Mediation Program

Mediation Program
(Voluntary Process not a Litigation Process)

Children’s Rights Council will now offer a Mediation program. Mediation is another method of Alternative Dispute Resolution (ADR) made available to parties. Mediation is a negotiation facilitated by a neutral third party. The third party is not involved in any decision making, however mediation can be initiated by one or both parties or the court.

Is Children’s Rights Council’s Mediation (ADR) right for you?

  • When parties are unable or unwilling to resolve a dispute, they have an option to turn to mediation which is a short-term, structured, task-oriented and “hands-on” process for the parties.

The parties will work with a neutral third party, (Children’s Rights Council) the mediator, to resolve their disputes.

How This works:

  • In mediation the disputing parties work with a neutral third party (mediator) to resolve their disputes. The mediator facilitates the resolution of the parties’ disputes by overseeing and supervising the exchange of information and the bargaining process. The mediator works to find common ground and often deal with expectations that are unrealistic. The mediator may offer creative solutions and assist in drafting a final settlement. The mediator is to interpret concerns, relay information between the parties, “frame” the issues, and define the problems.

Is Children’s Rights Council’s Mediation Right for You?

  • Mediation is usually a voluntarily process, but could be court ordered, which requires the parties’ participation. Children’s Rights Council’s primary focus would be the family courts. Unlike litigation, the parties and mediator will ordinarily control the mediation process. They would decide where the mediation process would take place, who will be present, how the mediation will be paid for, and how the mediator will interact with the parties.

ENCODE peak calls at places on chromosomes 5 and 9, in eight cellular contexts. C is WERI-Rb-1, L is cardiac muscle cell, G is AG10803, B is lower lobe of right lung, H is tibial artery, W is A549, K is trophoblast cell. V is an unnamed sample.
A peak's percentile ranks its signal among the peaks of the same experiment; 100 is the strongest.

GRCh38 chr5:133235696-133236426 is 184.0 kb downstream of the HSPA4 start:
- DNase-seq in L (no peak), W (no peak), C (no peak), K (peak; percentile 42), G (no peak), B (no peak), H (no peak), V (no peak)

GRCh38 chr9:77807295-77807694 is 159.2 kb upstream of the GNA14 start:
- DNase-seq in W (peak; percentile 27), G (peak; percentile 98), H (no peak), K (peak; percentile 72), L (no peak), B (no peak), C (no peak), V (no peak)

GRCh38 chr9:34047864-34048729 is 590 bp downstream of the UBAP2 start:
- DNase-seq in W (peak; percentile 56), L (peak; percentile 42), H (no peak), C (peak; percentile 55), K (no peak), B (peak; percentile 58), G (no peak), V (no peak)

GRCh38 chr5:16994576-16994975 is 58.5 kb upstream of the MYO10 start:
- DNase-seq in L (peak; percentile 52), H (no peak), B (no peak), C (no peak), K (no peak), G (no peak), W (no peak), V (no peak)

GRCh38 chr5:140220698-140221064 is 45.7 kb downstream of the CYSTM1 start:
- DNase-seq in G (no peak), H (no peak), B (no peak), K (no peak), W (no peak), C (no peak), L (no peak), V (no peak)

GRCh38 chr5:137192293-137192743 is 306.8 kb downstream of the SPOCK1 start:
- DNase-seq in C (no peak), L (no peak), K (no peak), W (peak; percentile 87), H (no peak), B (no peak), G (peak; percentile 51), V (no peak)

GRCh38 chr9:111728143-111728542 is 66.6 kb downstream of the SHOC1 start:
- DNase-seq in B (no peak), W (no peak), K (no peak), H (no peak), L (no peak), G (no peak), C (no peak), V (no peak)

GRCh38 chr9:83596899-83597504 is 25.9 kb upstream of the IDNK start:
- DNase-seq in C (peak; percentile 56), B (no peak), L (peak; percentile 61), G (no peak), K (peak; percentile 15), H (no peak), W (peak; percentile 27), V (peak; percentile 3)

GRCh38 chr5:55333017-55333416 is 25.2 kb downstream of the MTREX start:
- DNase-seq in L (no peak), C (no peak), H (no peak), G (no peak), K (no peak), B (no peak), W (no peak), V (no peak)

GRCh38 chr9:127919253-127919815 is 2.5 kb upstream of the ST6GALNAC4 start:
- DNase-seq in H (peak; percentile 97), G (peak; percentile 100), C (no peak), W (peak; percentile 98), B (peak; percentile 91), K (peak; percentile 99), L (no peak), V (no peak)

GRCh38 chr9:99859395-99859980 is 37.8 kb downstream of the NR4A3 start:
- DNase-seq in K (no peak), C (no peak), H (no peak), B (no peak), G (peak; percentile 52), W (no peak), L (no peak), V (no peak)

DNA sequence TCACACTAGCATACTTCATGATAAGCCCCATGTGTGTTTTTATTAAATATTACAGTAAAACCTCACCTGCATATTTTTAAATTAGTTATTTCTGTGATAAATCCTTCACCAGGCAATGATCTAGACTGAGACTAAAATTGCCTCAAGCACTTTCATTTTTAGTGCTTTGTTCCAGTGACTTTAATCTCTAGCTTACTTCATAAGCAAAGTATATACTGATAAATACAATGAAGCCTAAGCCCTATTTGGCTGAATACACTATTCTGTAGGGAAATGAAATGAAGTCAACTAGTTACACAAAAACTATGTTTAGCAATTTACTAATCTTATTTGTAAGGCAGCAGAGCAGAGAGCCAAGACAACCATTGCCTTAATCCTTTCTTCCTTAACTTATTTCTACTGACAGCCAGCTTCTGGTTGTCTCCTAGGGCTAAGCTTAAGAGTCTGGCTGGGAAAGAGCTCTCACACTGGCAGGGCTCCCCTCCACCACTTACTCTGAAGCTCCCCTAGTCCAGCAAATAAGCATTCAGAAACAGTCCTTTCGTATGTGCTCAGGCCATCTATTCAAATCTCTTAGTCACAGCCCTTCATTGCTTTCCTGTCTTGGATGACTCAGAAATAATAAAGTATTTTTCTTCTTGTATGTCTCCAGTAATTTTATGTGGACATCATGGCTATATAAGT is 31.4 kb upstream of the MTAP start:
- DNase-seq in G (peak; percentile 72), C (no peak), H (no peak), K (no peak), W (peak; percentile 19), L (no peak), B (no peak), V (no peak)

After Mediation:

  • If an agreement is reached, mediation agreements can be oral or written. Children’s Rights Council prefers that the agreement be written. The content will vary depending on the type of mediation. The law in the individual’s jurisdiction will determine whether or not a mediation agreement is binding, however, most mediation agreements are considered “enforceable contracts”. If the mediation is court ordered, the agreement can become part of the court judgement.

If an Agreement is not reached During the Mediation Process:

  • If an agreement is not reached, the parties may decide to pursue their claims in other forums.

The mediation process is generally considered prompt, inexpensive, and procedurally simple than formal litigation. This process allows the parties to focus on the underlying circumstances that contributed to the dispute, rather than on the legal issues. It does not focus on truth or fault. The goal is to resolve the problems.

Children’s Rights Council will provide mediation to parties on a voluntary basis or by way of court order.

Dates, Times, and Locations; TBD as needed